Torrey Pines Landscape Company

Torrey Pines Landscape Company
As featured in Ranch & Coast Magazine ( design by www.creataria.com )

Thursday, November 8, 2012

Save the Date....for Kate! Celebrate the 'Mother of Balboa Park'


Eucalyptus Bench Carving at the Marston House
You're Invited! 
Kate Sessions Birthday Celebration  
Saturday Nov. 10
Join in celebrating the birthday of one of San Diego's first tree-huggers and the person most responsible for turning Balboa Park into an urban oasis. This year Kate Sessions would be 155 years old and that calls for a party! Join us at the Marston House on Saturday, November 10, 11am-2pm to enjoy the festivities:
Kate Sessions


  • Birthday cake and brief program celebrating Kate Sessions      
  • Discounted tours of the Marston House & Gardens
  • Geranium Sales
  • Walking tour of trees on west side by urban forester from Robin Rivet Center for Sustainable Energy
Three organizations with strong ties to Kate Sessions and Balboa Park have joined together to create a fun-filled day: Save Our Heritage Organisation (SOHO),the San Diego Floral Association and Friends of Balboa Park.

When - Saturday, November 10 · 11am - 2pm
Where - Marston House & Gardens, 3525 7th Ave. 
 Parking - Free parking along Balboa Drive, Sixth Avenue, Upas and Thorn Streets

Marston House
We attended this event last year and can let you know that even with the spotty rain conditions, it was well worth it. Katherine Olivia "Kate" Sessions was an American botanist, horticulturalist, and landscape architect known as the "Mother of Balboa Park."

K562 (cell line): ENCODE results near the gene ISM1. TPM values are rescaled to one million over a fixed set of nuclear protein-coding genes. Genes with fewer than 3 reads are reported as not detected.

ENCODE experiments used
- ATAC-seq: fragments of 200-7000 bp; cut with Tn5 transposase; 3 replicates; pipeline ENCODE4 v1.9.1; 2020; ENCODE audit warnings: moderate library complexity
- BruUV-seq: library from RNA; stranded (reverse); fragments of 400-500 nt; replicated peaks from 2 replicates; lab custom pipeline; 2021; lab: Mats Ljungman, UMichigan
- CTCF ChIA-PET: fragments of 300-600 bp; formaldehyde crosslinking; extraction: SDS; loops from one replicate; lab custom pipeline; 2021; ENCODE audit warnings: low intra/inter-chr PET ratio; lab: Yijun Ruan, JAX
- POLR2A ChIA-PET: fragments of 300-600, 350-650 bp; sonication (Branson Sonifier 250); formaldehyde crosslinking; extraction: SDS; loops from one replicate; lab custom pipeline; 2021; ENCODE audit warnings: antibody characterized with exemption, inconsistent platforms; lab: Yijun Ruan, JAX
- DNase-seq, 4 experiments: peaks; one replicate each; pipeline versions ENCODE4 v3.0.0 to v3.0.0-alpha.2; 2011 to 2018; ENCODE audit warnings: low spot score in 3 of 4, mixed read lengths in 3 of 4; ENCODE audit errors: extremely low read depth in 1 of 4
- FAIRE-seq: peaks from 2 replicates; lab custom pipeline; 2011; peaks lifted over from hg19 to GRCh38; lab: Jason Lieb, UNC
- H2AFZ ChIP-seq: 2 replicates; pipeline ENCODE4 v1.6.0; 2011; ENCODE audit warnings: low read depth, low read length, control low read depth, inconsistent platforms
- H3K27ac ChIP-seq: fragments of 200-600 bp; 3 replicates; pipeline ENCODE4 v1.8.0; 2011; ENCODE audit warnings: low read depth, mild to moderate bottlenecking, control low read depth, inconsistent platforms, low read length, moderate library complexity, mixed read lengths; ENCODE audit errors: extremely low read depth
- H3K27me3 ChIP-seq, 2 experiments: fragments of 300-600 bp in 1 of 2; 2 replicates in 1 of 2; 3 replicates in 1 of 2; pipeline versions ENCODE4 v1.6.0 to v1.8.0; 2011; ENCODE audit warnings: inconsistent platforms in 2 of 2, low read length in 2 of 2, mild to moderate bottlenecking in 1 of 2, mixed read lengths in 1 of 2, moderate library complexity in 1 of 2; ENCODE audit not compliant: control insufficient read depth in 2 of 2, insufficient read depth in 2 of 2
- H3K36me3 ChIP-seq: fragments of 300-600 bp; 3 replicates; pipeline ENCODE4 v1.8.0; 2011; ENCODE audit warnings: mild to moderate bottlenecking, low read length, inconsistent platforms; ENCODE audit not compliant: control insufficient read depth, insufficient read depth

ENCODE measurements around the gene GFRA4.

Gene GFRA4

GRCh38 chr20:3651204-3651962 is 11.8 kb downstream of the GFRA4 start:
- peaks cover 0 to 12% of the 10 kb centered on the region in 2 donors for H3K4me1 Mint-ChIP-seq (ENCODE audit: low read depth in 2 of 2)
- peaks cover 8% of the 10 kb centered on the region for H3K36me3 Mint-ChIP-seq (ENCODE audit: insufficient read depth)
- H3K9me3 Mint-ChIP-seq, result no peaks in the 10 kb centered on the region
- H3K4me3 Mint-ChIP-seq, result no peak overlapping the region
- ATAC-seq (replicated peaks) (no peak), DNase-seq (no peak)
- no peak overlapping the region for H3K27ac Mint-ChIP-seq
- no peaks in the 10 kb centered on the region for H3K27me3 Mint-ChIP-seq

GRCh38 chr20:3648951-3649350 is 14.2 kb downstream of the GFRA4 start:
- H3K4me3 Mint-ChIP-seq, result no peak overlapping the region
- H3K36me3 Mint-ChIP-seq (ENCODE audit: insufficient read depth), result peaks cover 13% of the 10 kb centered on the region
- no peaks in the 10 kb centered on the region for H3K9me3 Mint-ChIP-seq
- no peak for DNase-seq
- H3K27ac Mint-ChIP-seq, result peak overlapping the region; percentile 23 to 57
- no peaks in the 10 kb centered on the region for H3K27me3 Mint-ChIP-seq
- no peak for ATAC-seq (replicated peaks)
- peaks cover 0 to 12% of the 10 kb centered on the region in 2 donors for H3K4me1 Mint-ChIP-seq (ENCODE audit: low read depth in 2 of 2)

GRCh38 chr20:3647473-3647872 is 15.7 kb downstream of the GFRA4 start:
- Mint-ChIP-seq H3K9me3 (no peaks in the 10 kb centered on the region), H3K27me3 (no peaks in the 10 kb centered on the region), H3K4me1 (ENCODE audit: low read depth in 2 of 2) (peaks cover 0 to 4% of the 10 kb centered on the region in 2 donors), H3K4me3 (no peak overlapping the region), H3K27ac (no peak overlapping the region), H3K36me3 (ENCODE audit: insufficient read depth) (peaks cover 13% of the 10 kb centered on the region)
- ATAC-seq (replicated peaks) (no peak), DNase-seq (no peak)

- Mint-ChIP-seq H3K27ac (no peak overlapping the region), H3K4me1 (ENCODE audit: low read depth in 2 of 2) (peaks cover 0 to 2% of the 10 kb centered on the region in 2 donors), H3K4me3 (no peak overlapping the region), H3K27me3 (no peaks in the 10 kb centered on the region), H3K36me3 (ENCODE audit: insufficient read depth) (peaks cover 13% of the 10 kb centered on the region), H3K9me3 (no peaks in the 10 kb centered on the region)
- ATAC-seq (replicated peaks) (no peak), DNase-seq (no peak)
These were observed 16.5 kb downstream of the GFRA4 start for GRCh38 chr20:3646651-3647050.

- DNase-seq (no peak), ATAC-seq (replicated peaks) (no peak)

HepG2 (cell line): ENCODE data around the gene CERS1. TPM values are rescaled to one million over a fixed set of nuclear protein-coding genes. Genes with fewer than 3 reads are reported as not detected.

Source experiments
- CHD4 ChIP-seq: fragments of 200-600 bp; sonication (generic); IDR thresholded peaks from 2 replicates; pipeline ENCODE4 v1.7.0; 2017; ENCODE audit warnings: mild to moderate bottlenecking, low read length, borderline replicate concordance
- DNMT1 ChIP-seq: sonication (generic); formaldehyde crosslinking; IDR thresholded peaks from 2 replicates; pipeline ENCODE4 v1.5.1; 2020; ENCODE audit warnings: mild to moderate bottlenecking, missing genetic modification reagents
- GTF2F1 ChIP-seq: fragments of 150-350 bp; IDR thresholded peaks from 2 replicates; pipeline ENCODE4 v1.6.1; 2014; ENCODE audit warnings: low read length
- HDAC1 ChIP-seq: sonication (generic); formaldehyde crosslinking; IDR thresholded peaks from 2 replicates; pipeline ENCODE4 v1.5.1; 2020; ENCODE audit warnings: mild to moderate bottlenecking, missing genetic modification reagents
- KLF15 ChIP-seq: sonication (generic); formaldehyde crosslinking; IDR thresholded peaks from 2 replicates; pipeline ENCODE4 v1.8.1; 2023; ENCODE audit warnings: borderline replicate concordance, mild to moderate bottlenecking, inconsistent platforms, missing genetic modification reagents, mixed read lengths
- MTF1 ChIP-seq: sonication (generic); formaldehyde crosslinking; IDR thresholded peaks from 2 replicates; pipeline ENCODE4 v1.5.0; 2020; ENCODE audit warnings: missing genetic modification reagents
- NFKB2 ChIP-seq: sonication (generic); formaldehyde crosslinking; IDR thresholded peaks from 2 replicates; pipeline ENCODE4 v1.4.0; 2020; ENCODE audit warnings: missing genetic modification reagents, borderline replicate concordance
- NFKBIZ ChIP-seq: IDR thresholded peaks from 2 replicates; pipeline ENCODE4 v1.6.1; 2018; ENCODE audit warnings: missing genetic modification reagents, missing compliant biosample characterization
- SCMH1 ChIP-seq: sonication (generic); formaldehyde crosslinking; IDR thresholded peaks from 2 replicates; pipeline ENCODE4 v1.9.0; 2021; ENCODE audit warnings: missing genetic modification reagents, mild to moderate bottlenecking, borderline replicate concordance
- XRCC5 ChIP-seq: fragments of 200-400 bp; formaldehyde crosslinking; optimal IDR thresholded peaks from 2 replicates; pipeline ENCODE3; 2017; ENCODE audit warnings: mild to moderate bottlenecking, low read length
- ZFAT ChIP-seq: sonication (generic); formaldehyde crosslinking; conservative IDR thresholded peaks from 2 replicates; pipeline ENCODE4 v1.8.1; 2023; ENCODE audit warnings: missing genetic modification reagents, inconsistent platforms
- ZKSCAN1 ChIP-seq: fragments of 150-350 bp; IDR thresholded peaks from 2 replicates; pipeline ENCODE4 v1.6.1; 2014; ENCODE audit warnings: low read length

In 1885, she purchased a nursery; within a few years she was the owner of a flower shop as well as growing fields and nurseries in Coronado, Pacific Beach and Mission Hills. She founded the Mission Hills Nursery in 1910 and sold it to her employees the Antonicelli brothers in 1926; and, it is still in operation today.  In 1892 Sessions struck a deal with the City of San Diego to lease 30 acres of land in Balboa Park (then called City Park) as her growing fields.  In return, she agreed to plant 100 trees a year in the mostly barren park, as well as 300 trees a year in other parts of San Diego.  This arrangement left the park with an array of cypress, pine, oak, pepper and eucalyptus which were grown in her gardens from seeds imported from around the world; virtually all of the older trees still seen in the park were planted by her. Among many other plant introductions, she is credited with importing and popularizing the jacaranda, now very familiar in the city. She also collected, propagated, and introduced many CA Natives to the horticulture trade and into gardens. In 1900, she took a trip to Baja CA to find a palm tree not native in San Diego to be planted at the park. She would also later take a seven-month trip through Europe where she collected multiple plant varieties that she eventually helped plant in the park.


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